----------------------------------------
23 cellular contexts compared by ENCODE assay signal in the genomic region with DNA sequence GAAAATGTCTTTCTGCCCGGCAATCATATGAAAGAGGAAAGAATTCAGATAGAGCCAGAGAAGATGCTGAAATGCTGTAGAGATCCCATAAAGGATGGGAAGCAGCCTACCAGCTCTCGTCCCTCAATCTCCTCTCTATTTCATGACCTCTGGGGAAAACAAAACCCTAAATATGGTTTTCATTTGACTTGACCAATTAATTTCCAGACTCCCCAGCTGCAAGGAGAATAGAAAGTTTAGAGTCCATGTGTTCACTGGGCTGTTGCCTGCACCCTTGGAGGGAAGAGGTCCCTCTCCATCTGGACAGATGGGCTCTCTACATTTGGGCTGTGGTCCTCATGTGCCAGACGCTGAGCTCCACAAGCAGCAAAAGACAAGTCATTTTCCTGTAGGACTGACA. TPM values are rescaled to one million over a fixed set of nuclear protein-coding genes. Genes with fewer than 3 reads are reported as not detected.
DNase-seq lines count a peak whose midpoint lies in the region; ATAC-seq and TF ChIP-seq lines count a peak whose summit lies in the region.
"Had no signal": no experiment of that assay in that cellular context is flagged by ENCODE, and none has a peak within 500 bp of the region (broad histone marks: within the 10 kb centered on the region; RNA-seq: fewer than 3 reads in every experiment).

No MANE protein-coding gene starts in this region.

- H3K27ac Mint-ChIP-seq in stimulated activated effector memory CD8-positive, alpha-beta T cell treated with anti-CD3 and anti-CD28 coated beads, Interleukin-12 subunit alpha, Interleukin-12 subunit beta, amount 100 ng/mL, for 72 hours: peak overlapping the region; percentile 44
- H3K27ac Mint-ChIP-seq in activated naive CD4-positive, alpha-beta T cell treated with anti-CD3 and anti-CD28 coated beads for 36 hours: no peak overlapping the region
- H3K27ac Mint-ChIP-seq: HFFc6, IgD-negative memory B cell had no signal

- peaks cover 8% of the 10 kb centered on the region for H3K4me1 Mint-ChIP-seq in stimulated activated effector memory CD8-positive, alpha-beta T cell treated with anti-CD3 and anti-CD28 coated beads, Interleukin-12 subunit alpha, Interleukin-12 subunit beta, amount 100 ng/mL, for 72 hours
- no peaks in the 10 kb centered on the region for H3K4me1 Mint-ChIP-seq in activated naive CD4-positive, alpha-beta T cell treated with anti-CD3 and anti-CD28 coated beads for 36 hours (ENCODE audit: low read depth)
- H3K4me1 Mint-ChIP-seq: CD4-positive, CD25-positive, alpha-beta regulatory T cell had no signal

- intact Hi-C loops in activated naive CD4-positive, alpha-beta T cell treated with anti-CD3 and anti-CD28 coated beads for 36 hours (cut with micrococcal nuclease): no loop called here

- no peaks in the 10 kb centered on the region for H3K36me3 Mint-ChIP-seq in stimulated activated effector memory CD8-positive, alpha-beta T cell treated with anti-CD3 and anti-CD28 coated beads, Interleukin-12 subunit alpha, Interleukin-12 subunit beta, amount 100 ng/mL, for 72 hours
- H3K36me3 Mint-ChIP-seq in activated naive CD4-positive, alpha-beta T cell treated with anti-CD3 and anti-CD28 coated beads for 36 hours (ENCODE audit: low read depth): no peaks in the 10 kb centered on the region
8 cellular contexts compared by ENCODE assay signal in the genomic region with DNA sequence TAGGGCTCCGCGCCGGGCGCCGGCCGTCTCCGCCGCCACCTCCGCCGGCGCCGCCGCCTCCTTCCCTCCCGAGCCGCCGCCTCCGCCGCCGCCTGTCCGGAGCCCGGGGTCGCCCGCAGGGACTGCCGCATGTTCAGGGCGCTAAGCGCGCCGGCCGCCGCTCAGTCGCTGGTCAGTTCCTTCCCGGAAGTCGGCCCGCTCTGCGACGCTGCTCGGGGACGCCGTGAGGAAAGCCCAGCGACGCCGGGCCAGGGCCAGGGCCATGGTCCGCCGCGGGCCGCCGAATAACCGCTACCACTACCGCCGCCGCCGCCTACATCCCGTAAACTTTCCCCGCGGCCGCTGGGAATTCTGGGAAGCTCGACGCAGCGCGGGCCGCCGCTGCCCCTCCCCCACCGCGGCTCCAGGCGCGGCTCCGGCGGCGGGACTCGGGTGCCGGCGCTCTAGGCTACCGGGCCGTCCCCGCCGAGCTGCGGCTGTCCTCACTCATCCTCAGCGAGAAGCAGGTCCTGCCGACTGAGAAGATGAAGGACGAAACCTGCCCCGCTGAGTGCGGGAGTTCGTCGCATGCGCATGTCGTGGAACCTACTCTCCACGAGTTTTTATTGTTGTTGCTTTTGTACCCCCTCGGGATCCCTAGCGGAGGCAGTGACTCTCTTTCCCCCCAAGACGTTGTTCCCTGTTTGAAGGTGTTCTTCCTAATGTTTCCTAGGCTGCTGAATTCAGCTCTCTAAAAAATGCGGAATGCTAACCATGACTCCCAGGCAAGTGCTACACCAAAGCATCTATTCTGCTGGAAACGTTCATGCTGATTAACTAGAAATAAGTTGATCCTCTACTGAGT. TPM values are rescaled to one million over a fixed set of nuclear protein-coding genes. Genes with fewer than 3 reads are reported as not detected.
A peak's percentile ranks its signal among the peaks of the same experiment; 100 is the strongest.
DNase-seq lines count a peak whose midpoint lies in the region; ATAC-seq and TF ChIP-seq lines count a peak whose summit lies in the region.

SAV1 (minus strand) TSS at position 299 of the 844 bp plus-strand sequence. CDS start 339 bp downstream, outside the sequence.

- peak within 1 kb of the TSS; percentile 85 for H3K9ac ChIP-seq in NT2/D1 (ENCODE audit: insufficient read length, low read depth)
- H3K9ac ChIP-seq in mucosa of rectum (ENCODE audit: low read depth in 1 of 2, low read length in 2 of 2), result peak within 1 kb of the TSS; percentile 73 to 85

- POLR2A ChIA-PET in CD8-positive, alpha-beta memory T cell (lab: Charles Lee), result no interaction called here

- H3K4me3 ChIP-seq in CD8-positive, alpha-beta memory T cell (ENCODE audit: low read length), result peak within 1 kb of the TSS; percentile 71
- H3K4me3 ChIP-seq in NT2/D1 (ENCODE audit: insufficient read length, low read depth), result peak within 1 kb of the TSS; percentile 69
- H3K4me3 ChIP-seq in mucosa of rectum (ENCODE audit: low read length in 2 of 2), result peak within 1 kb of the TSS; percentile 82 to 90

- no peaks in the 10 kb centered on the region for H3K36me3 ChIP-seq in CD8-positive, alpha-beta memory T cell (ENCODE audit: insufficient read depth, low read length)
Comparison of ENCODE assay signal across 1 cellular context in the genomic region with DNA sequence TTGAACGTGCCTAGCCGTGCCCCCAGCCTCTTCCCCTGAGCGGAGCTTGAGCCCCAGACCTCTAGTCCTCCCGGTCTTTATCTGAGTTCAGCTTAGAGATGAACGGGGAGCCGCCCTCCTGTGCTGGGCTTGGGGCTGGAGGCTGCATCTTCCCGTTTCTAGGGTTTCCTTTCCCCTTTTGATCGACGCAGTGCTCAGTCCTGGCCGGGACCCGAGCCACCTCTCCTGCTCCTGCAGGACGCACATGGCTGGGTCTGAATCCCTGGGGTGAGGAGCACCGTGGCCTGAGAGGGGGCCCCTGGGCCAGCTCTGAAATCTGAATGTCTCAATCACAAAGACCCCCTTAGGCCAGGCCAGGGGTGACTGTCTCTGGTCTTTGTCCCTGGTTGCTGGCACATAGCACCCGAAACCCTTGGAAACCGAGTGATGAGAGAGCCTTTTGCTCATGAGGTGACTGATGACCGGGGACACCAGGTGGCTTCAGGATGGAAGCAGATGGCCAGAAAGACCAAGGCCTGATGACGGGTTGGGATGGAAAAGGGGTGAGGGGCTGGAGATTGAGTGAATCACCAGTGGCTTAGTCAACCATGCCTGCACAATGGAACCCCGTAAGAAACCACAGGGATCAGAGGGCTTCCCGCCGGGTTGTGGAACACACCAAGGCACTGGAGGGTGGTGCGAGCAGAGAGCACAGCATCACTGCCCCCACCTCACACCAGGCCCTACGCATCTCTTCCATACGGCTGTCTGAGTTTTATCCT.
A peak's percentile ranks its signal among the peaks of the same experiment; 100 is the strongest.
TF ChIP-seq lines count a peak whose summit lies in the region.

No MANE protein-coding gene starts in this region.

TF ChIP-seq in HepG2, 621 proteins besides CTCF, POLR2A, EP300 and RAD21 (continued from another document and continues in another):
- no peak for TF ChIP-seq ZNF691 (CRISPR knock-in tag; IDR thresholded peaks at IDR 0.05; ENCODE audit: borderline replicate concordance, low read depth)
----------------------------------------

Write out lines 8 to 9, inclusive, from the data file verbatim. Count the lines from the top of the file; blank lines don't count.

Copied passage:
- peaks cover 8% of the 10 kb centered on the region for H3K4me1 Mint-ChIP-seq in stimulated activated effector memory CD8-positive, alpha-beta T cell treated with anti-CD3 and anti-CD28 coated beads, Interleukin-12 subunit alpha, Interleukin-12 subunit beta, amount 100 ng/mL, for 72 hours
- no peaks in the 10 kb centered on the region for H3K4me1 Mint-ChIP-seq in activated naive CD4-positive, alpha-beta T cell treated with anti-CD3 and anti-CD28 coated beads for 36 hours (ENCODE audit: low read depth)